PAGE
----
by Mona Han figures by Abigail Burrus What comes to mind when you hear the term electroconvulsive therapy (ECT)? A cruel torture method for disobedient psychiatric patients portrayed in films like One Flew Over the Cuckoo’s Nest? Or a last-resort for treatment-resistant depression with less discomfort and fewer side-effects? New developments in using ECT to treat Post-Traumatic Stress Disorder might soon give us a new way … Continue reading Can We Erase Painful Memories with Electroconvulsive Therapy?
by Emily Ricq Depression affects 15 million Americans and is characterized by debilitating feelings of sadness or emptiness that interfere with the ability to lead and enjoy life . The substantial personal and public health burden imposed by depression has motivated decades of intensive research by scientists, clinicians, therapists, and pharmaceutical companies alike, yet the biology underlying the cause (or causes) of the disease and … Continue reading Down, but not out: Developments in depression research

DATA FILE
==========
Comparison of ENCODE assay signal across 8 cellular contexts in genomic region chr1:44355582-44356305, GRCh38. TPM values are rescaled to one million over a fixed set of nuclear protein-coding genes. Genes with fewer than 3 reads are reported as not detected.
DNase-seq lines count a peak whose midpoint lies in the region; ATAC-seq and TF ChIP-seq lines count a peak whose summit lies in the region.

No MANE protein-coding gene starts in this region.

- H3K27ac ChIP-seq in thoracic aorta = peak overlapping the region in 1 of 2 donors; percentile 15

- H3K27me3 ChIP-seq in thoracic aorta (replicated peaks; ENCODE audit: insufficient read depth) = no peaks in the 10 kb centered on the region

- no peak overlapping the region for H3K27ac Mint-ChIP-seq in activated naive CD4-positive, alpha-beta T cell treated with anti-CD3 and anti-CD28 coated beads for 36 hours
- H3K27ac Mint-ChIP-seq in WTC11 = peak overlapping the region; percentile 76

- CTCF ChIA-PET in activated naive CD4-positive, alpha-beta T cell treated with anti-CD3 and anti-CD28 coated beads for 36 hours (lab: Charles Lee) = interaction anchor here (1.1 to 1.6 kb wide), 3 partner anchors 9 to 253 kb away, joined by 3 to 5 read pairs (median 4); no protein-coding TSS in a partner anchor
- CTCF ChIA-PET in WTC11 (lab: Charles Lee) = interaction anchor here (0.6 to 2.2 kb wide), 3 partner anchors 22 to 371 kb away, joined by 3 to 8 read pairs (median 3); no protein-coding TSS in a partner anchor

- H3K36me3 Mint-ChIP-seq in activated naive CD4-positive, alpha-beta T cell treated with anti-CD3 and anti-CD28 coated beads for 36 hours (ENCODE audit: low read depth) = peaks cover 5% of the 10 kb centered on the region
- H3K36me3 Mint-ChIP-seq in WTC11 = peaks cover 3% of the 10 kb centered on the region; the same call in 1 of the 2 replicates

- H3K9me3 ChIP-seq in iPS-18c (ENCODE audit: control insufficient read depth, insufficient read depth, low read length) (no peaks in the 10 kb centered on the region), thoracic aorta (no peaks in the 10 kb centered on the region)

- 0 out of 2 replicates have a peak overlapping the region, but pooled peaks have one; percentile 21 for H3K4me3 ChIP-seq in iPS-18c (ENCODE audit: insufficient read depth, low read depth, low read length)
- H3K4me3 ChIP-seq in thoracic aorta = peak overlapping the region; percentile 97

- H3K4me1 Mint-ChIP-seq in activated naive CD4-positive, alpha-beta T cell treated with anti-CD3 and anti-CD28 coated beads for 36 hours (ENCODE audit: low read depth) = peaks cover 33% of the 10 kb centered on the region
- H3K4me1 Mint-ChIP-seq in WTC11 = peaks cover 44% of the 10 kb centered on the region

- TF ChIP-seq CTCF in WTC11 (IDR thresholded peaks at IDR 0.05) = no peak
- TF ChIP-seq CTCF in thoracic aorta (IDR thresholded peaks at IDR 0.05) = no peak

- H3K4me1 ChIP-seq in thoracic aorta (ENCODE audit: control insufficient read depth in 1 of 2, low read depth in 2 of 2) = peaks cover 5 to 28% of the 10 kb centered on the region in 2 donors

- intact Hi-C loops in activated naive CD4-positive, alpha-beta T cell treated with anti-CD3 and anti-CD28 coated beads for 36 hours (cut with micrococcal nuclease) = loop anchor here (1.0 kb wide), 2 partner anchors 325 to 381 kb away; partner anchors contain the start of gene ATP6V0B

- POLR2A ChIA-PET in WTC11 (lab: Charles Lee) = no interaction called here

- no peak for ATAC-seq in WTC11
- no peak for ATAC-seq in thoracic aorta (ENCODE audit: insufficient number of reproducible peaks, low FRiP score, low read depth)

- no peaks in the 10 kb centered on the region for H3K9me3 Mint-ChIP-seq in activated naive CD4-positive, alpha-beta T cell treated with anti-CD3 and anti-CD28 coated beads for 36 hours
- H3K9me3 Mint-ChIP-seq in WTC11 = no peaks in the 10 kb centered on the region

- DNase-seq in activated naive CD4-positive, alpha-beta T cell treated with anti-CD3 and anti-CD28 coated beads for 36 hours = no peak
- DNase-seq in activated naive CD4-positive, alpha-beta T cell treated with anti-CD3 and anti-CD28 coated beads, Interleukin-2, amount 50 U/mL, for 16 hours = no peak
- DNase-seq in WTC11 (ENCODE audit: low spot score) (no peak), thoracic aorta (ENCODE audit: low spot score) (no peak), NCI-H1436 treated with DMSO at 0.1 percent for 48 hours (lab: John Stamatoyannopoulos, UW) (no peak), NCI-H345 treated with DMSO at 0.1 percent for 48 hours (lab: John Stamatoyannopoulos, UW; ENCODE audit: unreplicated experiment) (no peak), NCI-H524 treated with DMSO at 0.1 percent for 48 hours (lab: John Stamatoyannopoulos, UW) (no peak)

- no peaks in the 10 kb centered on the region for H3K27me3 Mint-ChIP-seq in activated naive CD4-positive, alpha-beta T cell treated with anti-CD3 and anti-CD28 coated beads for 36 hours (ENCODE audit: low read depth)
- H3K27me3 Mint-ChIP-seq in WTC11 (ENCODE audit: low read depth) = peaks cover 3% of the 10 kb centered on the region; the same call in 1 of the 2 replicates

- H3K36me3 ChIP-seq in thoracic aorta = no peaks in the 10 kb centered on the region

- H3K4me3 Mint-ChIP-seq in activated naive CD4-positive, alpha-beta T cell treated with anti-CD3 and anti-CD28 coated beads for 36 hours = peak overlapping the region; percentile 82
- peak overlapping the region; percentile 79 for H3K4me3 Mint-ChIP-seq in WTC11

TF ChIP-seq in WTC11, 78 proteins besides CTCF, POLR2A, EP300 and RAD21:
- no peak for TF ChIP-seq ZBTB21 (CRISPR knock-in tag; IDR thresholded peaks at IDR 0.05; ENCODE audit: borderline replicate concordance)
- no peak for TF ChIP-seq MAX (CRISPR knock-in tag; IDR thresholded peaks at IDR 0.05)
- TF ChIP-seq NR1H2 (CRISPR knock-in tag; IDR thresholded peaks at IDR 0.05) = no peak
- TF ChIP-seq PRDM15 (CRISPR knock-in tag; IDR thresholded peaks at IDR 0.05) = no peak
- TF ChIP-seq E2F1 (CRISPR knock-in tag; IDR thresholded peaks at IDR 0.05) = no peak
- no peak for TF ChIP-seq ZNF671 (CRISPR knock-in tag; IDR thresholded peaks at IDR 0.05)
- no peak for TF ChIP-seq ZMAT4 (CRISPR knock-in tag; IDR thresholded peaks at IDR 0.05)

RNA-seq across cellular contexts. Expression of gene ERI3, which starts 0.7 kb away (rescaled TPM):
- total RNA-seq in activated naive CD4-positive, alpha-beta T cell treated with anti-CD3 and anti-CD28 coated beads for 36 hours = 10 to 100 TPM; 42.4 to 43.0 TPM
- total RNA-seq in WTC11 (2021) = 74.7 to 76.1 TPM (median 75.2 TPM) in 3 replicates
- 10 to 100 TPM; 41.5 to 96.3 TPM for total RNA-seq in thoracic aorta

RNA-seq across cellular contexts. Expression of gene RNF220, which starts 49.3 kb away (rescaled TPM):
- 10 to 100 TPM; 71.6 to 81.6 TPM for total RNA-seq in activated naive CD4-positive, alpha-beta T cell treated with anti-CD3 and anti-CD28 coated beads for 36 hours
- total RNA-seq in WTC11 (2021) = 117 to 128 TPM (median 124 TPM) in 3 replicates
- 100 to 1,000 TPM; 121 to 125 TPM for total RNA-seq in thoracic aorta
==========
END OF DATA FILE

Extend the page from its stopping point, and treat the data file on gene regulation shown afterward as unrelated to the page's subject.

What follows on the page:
In 2001, a famous clinical trial, Study 329, declared that the antidepressant Paxil was safe for adolescents. After a great deal of controversy, criticism, and numerous lawsuits, patient level data was finally made available by GlaxoSmithKlein for reanalysis. The original study found that adolescents on Paxil fared no better than those given a placebo on the study’s standard depression questionnaire, but did improve according to … Continue reading A Reanalysis: Paxil Declared Unsafe for Teens